Enjoy dedicated wireless intrusion detection and prevention system (WIDS/WIPS) with Air Marshal: This feature is integrated into every proposed AP and centrally managed from the Meraki cloud. Read More Experience built-in support for BYOD: You can easily and securely track and support user-owned devices. Benefit from augmented security: This wireless solution supports L3 and L7 firewalls, a built-in filter for adult content, integrated network access control (NAC) to help ensure Windows clients are running anti-virus software before joining a wireless service set identification (SSID), easy wireless client isolation for secure guest Wi-Fi, and role-based access control for granular permissions less
Simplify network management
Use simple plug-and-play deployment: Each device downloads its configuration through the cloud, facilitating large campus and multisite deployments without requiring onsite IT. Read More See who and what is on your network: The proposed APs provide deep network insight into users, device types, operating systems, applications, and bandwidth consumption, among other things. less
Endpoints Continue To Be The Primary
Point Of Entry For Breaches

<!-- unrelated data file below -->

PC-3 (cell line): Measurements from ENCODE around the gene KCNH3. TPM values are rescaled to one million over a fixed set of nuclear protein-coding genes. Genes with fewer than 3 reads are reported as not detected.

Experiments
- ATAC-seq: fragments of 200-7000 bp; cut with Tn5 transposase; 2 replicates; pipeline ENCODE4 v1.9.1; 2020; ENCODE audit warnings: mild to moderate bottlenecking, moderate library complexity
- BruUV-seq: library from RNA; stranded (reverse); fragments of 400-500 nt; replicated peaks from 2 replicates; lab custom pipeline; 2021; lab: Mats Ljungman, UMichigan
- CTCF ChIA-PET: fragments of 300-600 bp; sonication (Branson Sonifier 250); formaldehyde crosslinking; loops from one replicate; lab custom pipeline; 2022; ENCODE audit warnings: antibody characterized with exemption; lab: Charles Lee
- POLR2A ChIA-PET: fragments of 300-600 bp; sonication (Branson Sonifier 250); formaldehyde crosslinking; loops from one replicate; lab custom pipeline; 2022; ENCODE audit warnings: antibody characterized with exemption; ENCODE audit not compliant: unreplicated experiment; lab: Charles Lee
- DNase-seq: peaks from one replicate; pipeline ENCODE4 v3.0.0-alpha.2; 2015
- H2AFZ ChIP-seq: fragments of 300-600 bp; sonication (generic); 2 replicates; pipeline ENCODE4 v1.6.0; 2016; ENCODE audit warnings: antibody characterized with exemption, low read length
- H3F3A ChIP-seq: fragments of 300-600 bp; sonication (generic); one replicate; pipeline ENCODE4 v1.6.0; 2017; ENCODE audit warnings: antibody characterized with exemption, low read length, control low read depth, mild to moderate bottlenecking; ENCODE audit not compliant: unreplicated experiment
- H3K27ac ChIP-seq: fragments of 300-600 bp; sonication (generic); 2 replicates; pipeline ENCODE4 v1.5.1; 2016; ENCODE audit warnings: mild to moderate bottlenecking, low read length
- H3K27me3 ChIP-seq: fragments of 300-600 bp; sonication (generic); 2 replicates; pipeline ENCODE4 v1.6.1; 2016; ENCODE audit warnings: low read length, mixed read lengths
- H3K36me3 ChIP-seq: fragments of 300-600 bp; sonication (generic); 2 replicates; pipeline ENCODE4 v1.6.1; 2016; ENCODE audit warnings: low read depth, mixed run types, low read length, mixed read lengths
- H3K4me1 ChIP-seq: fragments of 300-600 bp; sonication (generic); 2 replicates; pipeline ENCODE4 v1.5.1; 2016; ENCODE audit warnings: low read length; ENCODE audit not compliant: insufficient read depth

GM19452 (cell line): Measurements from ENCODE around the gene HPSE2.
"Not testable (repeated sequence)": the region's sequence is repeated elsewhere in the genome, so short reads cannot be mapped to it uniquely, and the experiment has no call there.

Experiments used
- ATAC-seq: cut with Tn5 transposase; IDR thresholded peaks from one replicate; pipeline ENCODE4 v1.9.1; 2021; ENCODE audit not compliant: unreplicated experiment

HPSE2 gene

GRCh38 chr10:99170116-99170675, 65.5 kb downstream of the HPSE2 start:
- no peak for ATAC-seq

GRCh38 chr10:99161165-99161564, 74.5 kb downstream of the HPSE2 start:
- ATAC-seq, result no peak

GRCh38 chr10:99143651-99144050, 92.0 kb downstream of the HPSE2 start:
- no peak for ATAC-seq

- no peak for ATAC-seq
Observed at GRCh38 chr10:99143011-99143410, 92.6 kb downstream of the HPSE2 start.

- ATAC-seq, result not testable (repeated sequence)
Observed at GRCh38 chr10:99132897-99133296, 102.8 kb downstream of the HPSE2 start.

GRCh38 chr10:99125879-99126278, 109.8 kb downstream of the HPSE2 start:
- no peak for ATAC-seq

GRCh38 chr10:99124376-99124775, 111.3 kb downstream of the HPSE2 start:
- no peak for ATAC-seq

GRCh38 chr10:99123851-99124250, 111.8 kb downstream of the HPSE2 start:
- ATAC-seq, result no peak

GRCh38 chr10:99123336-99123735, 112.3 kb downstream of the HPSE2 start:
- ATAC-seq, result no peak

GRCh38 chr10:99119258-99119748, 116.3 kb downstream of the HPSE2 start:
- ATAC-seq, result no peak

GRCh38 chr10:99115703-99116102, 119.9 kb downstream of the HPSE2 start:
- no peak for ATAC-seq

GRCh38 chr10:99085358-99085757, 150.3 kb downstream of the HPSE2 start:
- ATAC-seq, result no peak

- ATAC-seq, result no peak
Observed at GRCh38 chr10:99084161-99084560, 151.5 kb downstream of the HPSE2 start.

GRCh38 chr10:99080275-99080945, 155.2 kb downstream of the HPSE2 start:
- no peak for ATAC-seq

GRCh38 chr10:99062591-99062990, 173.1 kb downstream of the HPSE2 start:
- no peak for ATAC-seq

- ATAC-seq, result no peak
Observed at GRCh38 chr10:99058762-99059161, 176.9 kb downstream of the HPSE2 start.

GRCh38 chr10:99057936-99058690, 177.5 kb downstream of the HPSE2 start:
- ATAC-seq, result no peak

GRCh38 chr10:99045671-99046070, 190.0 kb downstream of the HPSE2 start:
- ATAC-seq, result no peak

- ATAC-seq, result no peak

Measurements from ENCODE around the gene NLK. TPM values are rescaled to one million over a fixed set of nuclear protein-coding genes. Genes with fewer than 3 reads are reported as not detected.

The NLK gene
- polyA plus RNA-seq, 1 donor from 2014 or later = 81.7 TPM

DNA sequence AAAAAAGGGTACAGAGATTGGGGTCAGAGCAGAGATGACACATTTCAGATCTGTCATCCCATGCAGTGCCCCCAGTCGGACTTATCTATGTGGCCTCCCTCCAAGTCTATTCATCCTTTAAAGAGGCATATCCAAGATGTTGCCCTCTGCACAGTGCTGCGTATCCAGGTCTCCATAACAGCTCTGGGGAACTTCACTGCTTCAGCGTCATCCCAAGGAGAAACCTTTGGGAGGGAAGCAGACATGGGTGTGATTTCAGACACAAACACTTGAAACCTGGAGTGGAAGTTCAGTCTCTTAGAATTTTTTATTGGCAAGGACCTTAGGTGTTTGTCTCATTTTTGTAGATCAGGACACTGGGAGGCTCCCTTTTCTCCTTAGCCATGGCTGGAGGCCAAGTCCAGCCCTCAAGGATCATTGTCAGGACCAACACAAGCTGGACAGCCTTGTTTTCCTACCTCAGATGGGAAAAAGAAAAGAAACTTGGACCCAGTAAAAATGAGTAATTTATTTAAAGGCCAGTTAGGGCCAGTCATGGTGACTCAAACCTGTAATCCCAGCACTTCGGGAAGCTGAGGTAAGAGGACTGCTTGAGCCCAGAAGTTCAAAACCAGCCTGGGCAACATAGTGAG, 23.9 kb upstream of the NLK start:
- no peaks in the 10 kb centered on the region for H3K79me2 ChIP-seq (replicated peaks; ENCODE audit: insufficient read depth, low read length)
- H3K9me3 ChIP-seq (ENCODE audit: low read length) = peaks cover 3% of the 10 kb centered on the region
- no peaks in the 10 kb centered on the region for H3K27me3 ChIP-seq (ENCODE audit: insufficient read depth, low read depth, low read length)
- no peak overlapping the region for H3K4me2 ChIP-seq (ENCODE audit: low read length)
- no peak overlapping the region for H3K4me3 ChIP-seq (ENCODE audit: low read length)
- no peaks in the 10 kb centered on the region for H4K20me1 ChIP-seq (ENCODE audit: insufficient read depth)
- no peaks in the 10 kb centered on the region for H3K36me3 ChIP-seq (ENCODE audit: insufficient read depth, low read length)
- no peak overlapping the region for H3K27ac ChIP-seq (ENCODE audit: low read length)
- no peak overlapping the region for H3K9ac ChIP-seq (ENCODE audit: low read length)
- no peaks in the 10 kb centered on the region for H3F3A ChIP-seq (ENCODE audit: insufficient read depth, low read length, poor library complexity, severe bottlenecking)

70% Of Breaches Start On Endpoint Devices
Gaps In Protection
Evaded Existing Preventative Tools
Defenses Because Of User Error
Gaps In Visibility
Determine Cause Of Breach
Time To Detection
Personally identifiable information (including SSNs), payment information and medical records of applicants, students, alumni and faculty are stored and processed by a campus system. That amount of sensitive data is enormous. Taking into account that the average cost of a data record belonging to a university is estimated at $200 (registration required), hacking a university seems lucrative. Besides, intellectual property and cutting-edge research may attract state-sponsored cyberattackers.
Personal information like Social Security numbers, birth dates and email addresses (2016 example: 63,000 current and former students and employees of the University of Central Florida exposed to identity theft); financial data (2016 example: hack of the University of California at Berkley exposed 80,000 to possible financial fraud); medical records and insurance; cutting-edge research in science, technology and engineering; and more.
Why are schools so vulnerable?